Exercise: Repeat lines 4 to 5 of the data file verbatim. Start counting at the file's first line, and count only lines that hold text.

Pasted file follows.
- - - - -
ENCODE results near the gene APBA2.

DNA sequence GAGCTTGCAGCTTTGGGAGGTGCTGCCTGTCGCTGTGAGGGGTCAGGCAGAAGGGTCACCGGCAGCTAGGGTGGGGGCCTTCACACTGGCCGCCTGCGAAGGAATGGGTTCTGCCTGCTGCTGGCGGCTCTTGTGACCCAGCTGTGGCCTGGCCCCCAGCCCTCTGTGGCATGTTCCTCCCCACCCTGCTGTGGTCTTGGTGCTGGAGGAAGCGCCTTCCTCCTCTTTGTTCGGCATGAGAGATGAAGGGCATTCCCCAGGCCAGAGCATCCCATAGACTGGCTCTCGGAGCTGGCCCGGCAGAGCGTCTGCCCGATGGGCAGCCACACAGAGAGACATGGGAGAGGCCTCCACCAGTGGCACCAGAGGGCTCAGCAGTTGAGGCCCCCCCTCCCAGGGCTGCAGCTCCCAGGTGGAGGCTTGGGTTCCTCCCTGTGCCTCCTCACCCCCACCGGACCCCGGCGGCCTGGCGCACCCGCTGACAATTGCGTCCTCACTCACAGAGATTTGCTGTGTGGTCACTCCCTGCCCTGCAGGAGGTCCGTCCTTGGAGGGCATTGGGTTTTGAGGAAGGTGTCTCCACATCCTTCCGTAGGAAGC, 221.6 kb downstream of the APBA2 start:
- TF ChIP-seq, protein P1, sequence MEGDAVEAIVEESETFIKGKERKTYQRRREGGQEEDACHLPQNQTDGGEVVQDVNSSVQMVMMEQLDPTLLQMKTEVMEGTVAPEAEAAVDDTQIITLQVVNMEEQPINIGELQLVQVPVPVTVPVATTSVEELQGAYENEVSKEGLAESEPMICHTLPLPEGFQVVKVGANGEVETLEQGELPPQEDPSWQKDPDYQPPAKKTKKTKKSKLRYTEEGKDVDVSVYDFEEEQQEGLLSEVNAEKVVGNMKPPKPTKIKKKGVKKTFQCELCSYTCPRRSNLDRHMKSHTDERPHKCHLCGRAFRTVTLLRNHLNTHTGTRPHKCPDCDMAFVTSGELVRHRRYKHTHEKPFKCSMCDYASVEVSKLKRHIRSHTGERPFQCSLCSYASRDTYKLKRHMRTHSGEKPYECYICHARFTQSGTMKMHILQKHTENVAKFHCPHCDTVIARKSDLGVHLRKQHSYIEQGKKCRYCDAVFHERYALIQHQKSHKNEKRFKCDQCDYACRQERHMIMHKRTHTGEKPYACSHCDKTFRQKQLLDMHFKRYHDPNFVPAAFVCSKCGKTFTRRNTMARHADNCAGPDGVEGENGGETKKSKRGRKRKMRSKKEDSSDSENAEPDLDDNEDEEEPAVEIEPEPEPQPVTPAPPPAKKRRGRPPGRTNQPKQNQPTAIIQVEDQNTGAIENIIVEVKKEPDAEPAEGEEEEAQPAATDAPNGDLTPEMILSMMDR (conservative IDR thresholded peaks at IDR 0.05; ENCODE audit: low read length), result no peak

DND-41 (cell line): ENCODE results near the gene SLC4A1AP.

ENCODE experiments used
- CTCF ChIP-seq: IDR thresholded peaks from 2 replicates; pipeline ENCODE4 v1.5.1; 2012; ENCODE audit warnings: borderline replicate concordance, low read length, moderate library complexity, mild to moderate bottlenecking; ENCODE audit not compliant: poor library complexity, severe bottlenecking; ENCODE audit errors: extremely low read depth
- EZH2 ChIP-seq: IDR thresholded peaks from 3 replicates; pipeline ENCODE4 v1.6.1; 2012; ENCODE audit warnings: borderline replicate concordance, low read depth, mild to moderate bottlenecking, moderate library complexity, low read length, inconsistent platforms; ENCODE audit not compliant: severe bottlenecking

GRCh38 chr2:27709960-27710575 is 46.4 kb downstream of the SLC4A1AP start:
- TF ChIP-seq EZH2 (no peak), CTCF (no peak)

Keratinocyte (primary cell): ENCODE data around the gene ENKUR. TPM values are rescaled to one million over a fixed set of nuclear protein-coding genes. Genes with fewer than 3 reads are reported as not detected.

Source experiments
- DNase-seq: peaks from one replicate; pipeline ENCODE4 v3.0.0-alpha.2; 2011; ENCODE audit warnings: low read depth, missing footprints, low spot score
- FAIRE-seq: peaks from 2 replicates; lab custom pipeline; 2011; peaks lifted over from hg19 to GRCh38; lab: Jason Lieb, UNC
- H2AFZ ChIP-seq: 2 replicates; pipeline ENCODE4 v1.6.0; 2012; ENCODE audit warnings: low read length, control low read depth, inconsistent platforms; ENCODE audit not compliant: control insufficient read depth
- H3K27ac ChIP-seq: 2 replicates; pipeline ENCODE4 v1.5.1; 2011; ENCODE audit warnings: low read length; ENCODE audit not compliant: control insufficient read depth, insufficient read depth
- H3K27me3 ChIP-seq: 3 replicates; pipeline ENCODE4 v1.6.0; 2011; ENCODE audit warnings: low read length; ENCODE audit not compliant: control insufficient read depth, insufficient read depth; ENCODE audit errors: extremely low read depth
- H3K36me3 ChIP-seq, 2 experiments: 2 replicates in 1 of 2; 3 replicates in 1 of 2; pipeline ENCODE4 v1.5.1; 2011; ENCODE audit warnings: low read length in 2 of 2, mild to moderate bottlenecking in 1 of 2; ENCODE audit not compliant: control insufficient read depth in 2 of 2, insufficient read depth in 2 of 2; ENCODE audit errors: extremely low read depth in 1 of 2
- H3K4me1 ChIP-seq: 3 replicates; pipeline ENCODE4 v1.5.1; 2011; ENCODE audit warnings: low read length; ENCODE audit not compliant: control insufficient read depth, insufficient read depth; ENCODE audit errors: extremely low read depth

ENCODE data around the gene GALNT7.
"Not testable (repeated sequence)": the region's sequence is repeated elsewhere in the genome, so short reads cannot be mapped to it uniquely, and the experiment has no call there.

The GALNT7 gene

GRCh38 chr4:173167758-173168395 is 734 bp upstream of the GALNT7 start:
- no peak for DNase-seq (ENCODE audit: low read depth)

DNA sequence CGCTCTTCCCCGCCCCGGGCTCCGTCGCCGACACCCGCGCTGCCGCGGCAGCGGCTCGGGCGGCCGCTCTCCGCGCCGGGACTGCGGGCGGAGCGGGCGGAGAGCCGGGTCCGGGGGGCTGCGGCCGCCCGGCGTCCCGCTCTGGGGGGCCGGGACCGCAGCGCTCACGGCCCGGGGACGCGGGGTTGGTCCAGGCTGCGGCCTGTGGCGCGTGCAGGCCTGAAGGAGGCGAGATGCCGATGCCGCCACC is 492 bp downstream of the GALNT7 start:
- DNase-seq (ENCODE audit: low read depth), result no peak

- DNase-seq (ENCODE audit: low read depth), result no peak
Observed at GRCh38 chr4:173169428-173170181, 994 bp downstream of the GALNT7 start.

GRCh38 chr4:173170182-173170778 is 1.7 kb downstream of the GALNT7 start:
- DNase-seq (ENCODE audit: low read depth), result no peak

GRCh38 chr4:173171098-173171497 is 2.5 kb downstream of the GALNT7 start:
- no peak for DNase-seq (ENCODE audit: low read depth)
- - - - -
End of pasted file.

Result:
DND-41 (cell line): ENCODE results near the gene SLC4A1AP.

ENCODE experiments used